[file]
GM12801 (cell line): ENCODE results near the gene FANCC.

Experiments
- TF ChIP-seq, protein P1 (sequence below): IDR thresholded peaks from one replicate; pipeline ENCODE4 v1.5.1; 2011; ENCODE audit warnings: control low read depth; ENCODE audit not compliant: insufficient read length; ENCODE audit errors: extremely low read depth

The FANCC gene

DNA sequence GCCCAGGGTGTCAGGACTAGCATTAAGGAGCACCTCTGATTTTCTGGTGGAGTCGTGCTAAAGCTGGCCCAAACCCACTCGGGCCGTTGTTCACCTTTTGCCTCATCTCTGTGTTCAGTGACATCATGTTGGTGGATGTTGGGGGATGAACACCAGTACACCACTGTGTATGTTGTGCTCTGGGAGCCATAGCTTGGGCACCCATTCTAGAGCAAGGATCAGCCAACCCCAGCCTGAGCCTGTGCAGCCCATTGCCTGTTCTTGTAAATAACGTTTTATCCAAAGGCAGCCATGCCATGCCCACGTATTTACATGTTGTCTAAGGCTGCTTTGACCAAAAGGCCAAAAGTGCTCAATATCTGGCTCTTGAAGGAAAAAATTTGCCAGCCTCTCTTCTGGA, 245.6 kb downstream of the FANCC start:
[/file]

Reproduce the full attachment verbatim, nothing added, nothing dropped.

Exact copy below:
GM12801 (cell line): ENCODE results near the gene FANCC.

Experiments
- TF ChIP-seq, protein P1 (sequence below): IDR thresholded peaks from one replicate; pipeline ENCODE4 v1.5.1; 2011; ENCODE audit warnings: control low read depth; ENCODE audit not compliant: insufficient read length; ENCODE audit errors: extremely low read depth

The FANCC gene

DNA sequence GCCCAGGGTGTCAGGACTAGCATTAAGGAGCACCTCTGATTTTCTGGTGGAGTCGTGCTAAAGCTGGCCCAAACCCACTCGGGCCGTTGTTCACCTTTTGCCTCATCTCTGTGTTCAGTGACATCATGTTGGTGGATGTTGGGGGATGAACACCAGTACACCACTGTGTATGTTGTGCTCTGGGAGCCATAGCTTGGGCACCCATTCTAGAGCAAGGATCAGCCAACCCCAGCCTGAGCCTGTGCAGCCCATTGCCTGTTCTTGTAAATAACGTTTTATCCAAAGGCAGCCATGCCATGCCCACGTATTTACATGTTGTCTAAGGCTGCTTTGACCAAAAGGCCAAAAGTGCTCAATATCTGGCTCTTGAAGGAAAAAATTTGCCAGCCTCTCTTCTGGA, 245.6 kb downstream of the FANCC start: